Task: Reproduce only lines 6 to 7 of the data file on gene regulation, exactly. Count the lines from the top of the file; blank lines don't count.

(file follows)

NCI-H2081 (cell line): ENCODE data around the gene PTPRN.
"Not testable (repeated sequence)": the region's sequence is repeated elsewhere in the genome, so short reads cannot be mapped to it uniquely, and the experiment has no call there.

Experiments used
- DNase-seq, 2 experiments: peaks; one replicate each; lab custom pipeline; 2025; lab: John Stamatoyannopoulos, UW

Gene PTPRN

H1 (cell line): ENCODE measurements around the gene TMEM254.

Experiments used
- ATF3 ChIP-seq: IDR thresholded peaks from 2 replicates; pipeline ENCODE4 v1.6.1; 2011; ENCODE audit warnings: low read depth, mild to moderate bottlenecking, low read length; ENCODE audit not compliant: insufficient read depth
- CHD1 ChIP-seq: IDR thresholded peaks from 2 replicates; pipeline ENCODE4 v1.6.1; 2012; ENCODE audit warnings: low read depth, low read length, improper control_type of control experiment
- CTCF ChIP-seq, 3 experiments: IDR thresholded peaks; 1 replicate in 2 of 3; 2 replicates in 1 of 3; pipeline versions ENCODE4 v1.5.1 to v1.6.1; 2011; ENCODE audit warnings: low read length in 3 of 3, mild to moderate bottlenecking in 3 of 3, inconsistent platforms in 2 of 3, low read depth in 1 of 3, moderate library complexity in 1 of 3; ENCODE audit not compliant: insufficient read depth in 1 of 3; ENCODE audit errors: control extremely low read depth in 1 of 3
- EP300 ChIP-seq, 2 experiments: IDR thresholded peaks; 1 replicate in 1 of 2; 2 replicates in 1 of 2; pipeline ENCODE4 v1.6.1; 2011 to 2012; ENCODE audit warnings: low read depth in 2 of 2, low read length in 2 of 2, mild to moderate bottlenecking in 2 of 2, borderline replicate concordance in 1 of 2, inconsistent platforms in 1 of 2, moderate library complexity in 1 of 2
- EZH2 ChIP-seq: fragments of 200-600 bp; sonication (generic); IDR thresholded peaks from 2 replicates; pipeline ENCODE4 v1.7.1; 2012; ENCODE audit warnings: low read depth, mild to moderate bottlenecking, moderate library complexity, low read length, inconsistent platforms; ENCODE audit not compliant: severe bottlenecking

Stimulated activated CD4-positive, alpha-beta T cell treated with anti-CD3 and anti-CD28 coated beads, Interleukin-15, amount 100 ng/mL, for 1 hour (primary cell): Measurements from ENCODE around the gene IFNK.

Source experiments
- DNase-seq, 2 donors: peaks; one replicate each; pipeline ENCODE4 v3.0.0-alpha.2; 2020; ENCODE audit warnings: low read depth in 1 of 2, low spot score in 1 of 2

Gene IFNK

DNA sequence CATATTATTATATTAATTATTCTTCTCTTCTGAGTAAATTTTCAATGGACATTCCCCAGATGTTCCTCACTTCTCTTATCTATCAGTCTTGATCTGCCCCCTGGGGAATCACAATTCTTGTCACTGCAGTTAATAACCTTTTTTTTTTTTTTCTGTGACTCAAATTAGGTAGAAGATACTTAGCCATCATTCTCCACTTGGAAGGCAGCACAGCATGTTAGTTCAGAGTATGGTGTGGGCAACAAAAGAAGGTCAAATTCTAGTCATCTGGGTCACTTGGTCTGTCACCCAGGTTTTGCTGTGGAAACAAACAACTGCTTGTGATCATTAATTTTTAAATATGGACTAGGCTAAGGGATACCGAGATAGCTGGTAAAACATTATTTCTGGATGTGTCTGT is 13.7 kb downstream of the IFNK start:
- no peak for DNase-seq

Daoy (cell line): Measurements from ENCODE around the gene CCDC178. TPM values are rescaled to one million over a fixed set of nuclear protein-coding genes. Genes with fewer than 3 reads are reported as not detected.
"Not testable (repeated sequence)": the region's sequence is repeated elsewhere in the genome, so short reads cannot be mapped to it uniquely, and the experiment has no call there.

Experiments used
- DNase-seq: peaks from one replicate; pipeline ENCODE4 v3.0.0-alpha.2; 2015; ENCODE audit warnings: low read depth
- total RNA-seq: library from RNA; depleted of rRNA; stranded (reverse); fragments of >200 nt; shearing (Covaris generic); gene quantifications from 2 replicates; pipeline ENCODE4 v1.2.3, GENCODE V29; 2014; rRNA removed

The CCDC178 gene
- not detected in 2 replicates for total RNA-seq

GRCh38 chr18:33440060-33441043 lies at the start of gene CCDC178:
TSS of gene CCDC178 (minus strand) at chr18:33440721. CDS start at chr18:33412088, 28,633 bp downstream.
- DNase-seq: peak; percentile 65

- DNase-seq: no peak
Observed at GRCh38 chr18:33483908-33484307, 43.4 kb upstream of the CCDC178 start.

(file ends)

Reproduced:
H1 (cell line): ENCODE measurements around the gene TMEM254.

Experiments used